There are many opportunities to participate in international trips, engage with visiting executives and connect with alumni in your chosen region in the course of your job search at Tuck.
In conjunction with the Career Development Office, Tuck's career clubs organize periodic "career treks" to locations of interest around the globe -- recent destinations include New York, Boston, London, Hong Kong, San Francisco, Seattle, Minneapolis, Toronto and Dubai. During these treks, students network with alumni and recruiters and visit key companies within their industry. The location and focus of a trek is driven by student interest.
Each year the Center for Global Business and Government organizes half-term elective courses called Learning Expeditions (LEs). Led by a member of the Tuck faculty, LEs often integrate readings and company research with in-the-field international business exposure and networking opportunities.
The Career Development Office cultivates and maintains recruiting relationships with companies from around the world -- many of whom participate in on-campus recruiting or post global opportunities with our online job board.
Tuck students find employment all around the world. Like other business schools, about half our graduates choose to remain in the school's region for their work -- in 2012, 50% of our graduates remained in the Northeast U.S. The balance is evenly spread throughout the west coast, midwest, southeast, and major cities in Asia, Europe, and Latin America.
Tuck has a number of programs designed to help you make the most of your job search. Every job search is unique, but most successful searches include at least a few of the following components:
There are two ways to be included on an interview schedule of a company interviewing at Tuck:
For each interview schedule held at Tuck during the on-campus recruiting season, half the interview slots are filled with candidates selected by the company. The other half of the schedule is filled by students selected through our bidding process. Each student is allotted the same number of bid points for the entire five-week recruiting season; how you allocate the points is up to you, and planning your allocation can guarantee that you will interview with your top-choice company. Some companies may also elect to fill all their interview slots by bidding, giving greater opportunity to students who are the most interested in interviewing.
Most of the companies scheduled to interview students on-campus host company briefings. These presentations provide hiring companies the chance to inform students about their firm and the employment opportunities for which they will hold interviews. They also provide a chance for company representatives to meet candidates early in the recruiting process.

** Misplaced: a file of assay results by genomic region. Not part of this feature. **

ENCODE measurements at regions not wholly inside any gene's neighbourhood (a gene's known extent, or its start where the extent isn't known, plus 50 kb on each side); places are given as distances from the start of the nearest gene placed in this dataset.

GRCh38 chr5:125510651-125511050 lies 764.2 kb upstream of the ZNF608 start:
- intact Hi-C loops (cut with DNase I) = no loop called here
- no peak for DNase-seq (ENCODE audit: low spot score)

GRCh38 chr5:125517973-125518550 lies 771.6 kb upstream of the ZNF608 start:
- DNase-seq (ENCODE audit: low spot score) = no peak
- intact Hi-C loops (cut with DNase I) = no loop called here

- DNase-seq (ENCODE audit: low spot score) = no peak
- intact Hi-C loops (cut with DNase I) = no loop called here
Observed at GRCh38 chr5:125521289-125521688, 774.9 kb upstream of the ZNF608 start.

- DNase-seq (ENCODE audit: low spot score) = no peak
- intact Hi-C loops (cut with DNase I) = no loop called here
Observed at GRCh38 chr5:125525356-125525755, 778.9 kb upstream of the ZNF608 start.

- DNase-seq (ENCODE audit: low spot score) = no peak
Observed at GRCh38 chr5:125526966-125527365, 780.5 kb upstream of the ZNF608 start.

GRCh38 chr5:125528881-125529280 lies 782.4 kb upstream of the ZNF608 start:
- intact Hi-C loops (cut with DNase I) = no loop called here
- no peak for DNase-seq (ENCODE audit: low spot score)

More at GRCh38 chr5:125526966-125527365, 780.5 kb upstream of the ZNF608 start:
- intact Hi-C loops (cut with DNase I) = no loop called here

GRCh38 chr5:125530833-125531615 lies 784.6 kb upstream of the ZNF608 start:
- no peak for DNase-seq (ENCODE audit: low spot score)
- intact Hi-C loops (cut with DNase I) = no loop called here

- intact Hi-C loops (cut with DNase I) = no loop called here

Typically Tuck sees over 100 companies on-campus for company briefings. See our Top-Hiring Companies for a list of companies that actively recruit Tuck students.
Tuck alumni are known for their dedication, sense of commitment and responsiveness to Tuck students. They will become one of your greatest assets for your job search. Alumni will not only return your calls and emails, they will coach you through interviews, hand your resume to decision makers, and seek you out when opportunities cross their desk. Each year many of our students find internships and full-time jobs as a result of connections in the alumni network.
Once at Tuck, you have access to our global alumni database, through which you can search for just the type of profile you want to connect with. While searching this database can be a great way to establish connections, the Tuck CDO advisors are also able to recommend certain alumni for your outreach and make introductions for a seamless experience. Finally, alumni regularly participate in on-campus events at Tuck, where you can set a personal foundation with alumni from your target industry or company in-person.
The majority of Tuck students are career changers. We work closely with these students on an individual basis to come up with a job-search strategy aligned with the three variables that will drive change: geography, industry, and function. Our primary goal is to help students shift their ability to market themselves by supplementing prior experience with a range of new and relevant accomplishments: an independent study with a well-known professor, a consulting project, volunteer work, writing a case study, taking a leadership role in a student club, and choosing an internship that builds the most effective bridge. We also emphasize the importance of networking because, in the end, successful career switchers need to market themselves to prospective employers.